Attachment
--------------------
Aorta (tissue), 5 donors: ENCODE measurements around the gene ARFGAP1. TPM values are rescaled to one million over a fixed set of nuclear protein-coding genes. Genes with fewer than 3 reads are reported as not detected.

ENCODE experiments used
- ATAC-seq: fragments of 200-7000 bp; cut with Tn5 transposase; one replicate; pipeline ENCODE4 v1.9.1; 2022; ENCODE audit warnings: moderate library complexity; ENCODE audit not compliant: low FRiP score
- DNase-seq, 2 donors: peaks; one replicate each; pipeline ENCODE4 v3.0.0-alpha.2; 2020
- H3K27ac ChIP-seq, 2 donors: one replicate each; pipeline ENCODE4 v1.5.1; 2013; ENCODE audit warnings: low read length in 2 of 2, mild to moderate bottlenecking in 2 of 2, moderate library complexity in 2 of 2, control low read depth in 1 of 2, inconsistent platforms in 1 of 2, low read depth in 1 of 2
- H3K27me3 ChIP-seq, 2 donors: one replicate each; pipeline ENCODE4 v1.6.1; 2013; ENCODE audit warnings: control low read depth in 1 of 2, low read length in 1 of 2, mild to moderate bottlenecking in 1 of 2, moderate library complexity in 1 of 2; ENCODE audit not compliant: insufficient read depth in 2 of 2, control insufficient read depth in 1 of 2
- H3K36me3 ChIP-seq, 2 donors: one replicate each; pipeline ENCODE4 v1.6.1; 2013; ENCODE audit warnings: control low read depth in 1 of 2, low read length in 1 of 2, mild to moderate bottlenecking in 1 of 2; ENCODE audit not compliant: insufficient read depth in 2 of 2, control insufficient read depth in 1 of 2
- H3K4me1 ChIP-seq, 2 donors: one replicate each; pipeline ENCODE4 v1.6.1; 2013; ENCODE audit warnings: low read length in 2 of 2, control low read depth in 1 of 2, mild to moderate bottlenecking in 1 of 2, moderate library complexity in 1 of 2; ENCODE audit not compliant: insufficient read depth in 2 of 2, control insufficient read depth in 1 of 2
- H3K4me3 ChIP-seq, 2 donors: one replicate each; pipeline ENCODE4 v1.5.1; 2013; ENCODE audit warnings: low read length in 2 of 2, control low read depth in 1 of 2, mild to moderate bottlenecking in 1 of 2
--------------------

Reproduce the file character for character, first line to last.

Aorta (tissue), 5 donors: ENCODE measurements around the gene ARFGAP1. TPM values are rescaled to one million over a fixed set of nuclear protein-coding genes. Genes with fewer than 3 reads are reported as not detected.

ENCODE experiments used
- ATAC-seq: fragments of 200-7000 bp; cut with Tn5 transposase; one replicate; pipeline ENCODE4 v1.9.1; 2022; ENCODE audit warnings: moderate library complexity; ENCODE audit not compliant: low FRiP score
- DNase-seq, 2 donors: peaks; one replicate each; pipeline ENCODE4 v3.0.0-alpha.2; 2020
- H3K27ac ChIP-seq, 2 donors: one replicate each; pipeline ENCODE4 v1.5.1; 2013; ENCODE audit warnings: low read length in 2 of 2, mild to moderate bottlenecking in 2 of 2, moderate library complexity in 2 of 2, control low read depth in 1 of 2, inconsistent platforms in 1 of 2, low read depth in 1 of 2
- H3K27me3 ChIP-seq, 2 donors: one replicate each; pipeline ENCODE4 v1.6.1; 2013; ENCODE audit warnings: control low read depth in 1 of 2, low read length in 1 of 2, mild to moderate bottlenecking in 1 of 2, moderate library complexity in 1 of 2; ENCODE audit not compliant: insufficient read depth in 2 of 2, control insufficient read depth in 1 of 2
- H3K36me3 ChIP-seq, 2 donors: one replicate each; pipeline ENCODE4 v1.6.1; 2013; ENCODE audit warnings: control low read depth in 1 of 2, low read length in 1 of 2, mild to moderate bottlenecking in 1 of 2; ENCODE audit not compliant: insufficient read depth in 2 of 2, control insufficient read depth in 1 of 2
- H3K4me1 ChIP-seq, 2 donors: one replicate each; pipeline ENCODE4 v1.6.1; 2013; ENCODE audit warnings: low read length in 2 of 2, control low read depth in 1 of 2, mild to moderate bottlenecking in 1 of 2, moderate library complexity in 1 of 2; ENCODE audit not compliant: insufficient read depth in 2 of 2, control insufficient read depth in 1 of 2
- H3K4me3 ChIP-seq, 2 donors: one replicate each; pipeline ENCODE4 v1.5.1; 2013; ENCODE audit warnings: low read length in 2 of 2, control low read depth in 1 of 2, mild to moderate bottlenecking in 1 of 2